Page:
I started asking around, “Do you know of any tribal members who had ever summited? Do you know of any tribal people who had been out there?” And I kept hearing no. I told my significant other, “I think I’m going to attempt to summit next year.” That was in August of 2021, and in October of 2021, I signed up for a June 2022 climb.  

I thought, “I was a bodybuilder, I’ve been in the best shape of my life, I can go climb a mountain.” That was dumb shit. It was nothing like bodybuilding! I know cardio and I know endurance, and I knew those things were needed, but I had no clue that the training base that I had was nothing like the base that I needed for this. I basically jumped in the deep end. Three days into my first attempt, I had to turn around and come back. My ego kicked in because I never imagined not completing it. It wasn’t so much about not making it to the top: The true goal of the climb was revisiting my tribe’s traditional plants, taking our medicines, taking our traditional foods and being able to share them with people visiting the mountain. To go back down felt like a walk of shame. There was nothing that YouTube taught me to get me ready for that.  

A group of climbers encounter misty conditions while scaling a mountain
The group climbing in September of 2023.

So, I wouldn’t say the mountain called me, but in the bigger picture, she did in a way. I always tell people, “I have a relationship with the mountain.” She knows me, and I believe that. We were present on Tahoma before it became a national park. We used to travel over those mountains to get to other reservations; we had berry camps, and what are now called “archaeological sites,” showing what we’ve always known: that we were present on the mountain.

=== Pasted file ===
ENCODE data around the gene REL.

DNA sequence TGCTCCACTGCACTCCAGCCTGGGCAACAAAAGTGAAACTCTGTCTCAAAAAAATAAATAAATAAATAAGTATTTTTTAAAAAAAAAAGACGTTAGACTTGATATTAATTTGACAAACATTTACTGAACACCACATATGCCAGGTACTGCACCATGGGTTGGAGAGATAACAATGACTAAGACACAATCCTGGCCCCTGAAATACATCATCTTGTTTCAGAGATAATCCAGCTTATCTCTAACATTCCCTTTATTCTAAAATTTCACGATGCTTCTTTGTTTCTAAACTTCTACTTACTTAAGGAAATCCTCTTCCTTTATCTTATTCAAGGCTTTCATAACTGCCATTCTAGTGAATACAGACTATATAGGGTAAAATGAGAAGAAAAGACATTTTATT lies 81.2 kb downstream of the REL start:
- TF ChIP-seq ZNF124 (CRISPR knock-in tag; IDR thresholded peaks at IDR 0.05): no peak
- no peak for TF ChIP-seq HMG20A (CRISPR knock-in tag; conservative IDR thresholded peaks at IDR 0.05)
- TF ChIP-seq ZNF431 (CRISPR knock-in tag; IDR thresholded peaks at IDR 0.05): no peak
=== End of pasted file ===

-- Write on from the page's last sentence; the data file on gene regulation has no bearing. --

But I’m not conquering the mountain. There were people for thousands and thousands of years who were climbing there way before any of us were recording. To say that you’ve conquered something is a very patriarchal behavior. You’re not conquering it: You’re getting the privilege to actually explore spaces that not everyone gets the opportunity to. You get to experience healing if you allow the mountain to do that.  

This isn’t about the peaks. It’s about my people. I want to create visibility for us on the mountain. 

A group of mountaineers headed up a trail to begin a climb.
The group was invested in interacting with the mountain’s Indigenous history and creating visibility for Native climbers.

My team is awesome. Every one of us is Native. No one has mountaineering experience. We’re all different in our own way, but our chemistry is amazing. We support each other, balance each other out. We all came together organically: I didn’t advertise that I needed climbers, everyone basically just heard about the climb somehow and came to me, saying they were interested. I feel like the people who are supposed to be on this climb are on this climb.